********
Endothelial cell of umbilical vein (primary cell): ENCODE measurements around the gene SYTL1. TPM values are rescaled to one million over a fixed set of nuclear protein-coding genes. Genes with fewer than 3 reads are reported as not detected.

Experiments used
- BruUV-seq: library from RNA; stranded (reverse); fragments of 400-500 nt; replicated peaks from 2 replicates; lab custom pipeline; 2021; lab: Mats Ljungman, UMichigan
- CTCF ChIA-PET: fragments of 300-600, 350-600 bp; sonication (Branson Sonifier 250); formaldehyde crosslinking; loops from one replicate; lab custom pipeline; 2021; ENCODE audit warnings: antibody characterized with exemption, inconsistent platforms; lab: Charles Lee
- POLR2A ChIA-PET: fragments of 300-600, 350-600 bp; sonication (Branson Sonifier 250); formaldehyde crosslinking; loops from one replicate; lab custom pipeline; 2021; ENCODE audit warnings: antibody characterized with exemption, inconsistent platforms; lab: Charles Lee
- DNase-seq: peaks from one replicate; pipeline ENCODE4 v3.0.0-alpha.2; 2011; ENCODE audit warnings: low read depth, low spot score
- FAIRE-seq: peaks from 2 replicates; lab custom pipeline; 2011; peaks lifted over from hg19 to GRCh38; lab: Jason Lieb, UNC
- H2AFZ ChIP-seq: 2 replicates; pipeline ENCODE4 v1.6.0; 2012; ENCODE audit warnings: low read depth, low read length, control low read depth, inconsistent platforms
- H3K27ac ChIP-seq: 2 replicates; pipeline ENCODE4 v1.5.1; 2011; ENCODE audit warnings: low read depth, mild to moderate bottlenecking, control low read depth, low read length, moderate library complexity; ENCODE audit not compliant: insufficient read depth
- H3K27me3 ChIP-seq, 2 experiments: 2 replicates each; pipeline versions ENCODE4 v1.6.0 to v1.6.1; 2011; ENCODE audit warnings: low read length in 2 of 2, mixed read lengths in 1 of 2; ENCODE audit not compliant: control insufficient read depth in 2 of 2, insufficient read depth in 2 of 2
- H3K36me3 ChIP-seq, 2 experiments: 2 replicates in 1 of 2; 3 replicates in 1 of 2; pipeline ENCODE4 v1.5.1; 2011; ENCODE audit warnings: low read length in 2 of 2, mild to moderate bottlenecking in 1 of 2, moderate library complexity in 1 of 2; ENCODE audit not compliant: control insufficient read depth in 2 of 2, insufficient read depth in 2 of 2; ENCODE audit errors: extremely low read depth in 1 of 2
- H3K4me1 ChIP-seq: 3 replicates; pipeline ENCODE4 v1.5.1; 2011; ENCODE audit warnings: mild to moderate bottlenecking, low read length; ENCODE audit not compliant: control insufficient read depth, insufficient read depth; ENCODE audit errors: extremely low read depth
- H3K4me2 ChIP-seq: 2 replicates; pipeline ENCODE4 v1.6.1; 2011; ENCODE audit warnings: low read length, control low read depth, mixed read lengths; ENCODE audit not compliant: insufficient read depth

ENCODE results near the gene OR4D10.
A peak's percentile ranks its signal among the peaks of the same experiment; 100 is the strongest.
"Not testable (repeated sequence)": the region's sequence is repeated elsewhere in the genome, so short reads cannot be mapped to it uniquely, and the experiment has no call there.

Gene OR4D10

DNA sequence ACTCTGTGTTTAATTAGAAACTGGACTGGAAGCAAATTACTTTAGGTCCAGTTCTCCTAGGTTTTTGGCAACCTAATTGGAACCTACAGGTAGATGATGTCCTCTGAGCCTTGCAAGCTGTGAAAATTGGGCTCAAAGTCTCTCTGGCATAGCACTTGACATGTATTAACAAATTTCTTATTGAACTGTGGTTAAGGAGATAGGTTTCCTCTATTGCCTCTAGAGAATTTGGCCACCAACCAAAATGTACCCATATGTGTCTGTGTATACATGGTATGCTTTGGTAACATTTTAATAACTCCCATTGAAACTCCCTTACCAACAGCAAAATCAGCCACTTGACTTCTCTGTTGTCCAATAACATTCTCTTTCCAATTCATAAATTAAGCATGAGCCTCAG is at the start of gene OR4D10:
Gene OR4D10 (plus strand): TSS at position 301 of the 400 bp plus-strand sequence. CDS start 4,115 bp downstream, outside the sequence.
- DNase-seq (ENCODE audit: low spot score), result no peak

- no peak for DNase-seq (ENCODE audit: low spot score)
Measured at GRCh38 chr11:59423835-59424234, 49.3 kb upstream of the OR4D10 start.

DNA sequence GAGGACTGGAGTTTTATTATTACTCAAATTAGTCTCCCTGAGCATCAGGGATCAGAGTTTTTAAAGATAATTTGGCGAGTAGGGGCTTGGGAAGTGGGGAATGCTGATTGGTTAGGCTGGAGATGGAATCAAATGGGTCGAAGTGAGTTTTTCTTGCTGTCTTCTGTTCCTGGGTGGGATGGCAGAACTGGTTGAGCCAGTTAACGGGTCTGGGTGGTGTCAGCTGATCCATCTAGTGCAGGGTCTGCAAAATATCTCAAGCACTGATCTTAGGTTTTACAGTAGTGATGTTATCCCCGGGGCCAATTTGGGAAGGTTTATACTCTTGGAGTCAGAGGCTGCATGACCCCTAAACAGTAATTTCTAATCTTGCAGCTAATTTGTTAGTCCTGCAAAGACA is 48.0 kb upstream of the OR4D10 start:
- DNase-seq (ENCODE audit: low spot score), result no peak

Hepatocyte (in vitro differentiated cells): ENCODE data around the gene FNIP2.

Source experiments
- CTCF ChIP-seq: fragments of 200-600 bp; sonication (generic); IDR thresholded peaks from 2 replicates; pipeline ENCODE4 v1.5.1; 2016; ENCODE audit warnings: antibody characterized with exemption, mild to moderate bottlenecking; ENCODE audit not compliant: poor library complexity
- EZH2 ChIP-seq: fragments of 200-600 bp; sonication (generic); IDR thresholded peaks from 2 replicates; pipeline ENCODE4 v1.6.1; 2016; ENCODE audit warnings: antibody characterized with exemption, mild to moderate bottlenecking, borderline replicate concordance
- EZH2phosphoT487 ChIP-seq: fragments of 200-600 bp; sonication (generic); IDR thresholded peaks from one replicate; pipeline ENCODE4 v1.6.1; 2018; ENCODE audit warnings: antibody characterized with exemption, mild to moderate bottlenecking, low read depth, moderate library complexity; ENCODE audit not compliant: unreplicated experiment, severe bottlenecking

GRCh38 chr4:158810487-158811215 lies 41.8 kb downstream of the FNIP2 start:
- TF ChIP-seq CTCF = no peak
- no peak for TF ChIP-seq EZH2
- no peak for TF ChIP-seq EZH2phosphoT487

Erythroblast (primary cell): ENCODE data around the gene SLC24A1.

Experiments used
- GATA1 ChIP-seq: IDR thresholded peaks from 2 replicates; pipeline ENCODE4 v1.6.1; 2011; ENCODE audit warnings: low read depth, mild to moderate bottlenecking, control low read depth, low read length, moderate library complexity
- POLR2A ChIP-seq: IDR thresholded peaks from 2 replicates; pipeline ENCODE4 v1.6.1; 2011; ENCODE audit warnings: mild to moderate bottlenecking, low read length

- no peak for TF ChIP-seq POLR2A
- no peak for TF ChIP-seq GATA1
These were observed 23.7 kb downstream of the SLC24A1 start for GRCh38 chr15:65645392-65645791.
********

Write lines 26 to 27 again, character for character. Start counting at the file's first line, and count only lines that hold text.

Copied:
Source experiments
- CTCF ChIP-seq: fragments of 200-600 bp; sonication (generic); IDR thresholded peaks from 2 replicates; pipeline ENCODE4 v1.5.1; 2016; ENCODE audit warnings: antibody characterized with exemption, mild to moderate bottlenecking; ENCODE audit not compliant: poor library complexity